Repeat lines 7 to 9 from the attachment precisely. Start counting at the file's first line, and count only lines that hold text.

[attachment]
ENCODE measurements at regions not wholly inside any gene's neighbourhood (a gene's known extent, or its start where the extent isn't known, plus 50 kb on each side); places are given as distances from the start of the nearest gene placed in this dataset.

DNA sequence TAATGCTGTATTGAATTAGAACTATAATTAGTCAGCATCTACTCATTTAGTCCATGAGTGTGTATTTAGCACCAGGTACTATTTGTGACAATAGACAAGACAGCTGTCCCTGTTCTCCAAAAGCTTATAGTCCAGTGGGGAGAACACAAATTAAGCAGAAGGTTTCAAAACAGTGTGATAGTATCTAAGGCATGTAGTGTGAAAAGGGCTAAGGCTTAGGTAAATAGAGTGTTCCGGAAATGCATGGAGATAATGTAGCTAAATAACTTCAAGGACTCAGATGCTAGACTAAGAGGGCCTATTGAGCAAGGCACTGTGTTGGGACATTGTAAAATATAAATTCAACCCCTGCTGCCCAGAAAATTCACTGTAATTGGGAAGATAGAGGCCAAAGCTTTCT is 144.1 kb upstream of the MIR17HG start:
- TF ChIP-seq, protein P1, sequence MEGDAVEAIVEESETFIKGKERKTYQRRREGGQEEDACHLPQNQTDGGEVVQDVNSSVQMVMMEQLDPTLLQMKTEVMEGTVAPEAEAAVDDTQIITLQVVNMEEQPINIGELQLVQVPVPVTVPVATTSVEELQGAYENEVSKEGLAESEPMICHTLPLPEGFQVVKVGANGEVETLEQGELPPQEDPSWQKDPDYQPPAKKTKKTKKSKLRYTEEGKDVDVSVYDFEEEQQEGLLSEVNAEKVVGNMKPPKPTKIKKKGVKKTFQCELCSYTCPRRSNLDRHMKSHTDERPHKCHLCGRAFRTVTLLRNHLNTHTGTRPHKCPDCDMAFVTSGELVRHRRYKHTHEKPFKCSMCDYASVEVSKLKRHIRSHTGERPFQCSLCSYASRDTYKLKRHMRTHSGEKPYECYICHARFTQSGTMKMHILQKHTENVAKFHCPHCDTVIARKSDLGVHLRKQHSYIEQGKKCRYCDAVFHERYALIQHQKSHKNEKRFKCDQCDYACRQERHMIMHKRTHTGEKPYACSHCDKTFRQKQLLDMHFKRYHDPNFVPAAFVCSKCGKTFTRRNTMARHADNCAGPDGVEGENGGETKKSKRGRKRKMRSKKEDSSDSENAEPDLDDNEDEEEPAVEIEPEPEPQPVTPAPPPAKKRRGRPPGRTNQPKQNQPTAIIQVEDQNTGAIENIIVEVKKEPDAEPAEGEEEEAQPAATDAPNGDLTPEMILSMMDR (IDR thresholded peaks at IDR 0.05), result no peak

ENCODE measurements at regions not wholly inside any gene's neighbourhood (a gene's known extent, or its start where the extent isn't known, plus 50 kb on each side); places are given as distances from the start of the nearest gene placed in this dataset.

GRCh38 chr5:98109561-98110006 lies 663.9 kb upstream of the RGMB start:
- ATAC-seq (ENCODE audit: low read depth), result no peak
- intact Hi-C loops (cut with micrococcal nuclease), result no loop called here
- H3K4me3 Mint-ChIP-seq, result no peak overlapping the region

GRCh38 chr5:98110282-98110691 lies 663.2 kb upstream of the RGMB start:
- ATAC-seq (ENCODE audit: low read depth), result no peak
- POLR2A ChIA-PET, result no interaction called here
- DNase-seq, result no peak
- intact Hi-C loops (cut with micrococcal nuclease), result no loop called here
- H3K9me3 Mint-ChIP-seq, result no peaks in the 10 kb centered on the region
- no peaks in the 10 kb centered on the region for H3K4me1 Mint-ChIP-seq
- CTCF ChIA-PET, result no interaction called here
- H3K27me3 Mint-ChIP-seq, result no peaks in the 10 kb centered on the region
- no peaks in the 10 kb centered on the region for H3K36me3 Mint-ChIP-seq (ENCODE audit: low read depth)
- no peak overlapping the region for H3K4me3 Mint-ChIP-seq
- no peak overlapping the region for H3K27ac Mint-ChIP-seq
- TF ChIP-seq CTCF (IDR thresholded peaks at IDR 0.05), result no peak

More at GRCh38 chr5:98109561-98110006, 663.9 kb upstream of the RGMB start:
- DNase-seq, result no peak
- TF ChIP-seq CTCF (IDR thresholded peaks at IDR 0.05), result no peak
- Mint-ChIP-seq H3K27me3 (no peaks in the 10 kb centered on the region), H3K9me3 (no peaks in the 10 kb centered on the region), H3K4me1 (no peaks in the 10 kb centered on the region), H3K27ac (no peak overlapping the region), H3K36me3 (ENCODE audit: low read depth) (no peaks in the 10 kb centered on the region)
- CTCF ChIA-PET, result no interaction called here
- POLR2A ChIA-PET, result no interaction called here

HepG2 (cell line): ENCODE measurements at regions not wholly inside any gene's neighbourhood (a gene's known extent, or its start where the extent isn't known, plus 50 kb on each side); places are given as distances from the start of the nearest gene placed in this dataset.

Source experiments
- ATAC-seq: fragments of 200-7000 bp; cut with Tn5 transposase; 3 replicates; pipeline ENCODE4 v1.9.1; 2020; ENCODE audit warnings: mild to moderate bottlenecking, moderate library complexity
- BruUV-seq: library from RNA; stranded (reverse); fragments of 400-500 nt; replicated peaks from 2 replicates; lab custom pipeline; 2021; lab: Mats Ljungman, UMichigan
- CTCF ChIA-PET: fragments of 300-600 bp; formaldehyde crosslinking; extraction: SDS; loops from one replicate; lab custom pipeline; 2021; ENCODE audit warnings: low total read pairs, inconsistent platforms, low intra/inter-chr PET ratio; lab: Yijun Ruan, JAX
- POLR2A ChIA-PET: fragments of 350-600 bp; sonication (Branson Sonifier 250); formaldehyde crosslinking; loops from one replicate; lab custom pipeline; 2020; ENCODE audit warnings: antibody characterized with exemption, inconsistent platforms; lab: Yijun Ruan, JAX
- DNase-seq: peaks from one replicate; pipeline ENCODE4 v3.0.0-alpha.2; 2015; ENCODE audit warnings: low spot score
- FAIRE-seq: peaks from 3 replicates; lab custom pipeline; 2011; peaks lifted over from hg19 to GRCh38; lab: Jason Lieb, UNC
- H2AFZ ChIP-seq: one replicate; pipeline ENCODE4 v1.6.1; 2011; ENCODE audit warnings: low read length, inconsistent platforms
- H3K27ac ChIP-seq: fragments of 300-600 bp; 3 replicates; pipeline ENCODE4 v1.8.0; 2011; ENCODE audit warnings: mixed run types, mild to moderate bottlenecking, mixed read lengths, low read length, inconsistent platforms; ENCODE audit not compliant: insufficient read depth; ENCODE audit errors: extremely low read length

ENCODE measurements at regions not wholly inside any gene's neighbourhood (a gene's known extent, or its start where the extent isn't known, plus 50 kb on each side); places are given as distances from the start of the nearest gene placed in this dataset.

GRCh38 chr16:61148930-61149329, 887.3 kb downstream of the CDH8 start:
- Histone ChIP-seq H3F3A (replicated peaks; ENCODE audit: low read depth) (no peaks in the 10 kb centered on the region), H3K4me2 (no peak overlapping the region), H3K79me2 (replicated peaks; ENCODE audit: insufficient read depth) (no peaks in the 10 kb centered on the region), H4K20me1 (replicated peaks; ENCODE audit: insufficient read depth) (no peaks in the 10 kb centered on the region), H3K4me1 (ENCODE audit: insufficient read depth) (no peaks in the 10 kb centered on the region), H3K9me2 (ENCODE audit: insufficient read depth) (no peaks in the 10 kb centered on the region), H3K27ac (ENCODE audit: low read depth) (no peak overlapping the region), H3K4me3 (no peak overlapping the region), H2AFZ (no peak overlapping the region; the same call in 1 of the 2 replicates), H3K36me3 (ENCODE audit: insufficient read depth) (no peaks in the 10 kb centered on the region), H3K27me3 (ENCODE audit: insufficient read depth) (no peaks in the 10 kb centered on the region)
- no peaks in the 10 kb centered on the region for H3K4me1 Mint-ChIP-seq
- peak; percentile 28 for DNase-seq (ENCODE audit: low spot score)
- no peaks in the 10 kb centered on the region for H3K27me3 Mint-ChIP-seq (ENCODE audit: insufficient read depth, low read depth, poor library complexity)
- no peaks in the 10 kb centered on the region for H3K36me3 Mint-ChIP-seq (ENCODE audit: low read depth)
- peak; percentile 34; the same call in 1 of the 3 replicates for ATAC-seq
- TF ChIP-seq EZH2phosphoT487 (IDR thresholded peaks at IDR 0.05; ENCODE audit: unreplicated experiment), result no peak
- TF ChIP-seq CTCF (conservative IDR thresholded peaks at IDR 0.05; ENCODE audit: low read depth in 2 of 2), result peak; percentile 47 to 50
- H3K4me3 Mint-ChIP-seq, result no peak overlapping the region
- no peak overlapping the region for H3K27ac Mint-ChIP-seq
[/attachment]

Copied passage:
- intact Hi-C loops (cut with micrococcal nuclease), result no loop called here
- H3K4me3 Mint-ChIP-seq, result no peak overlapping the region

GRCh38 chr5:98110282-98110691 lies 663.2 kb upstream of the RGMB start: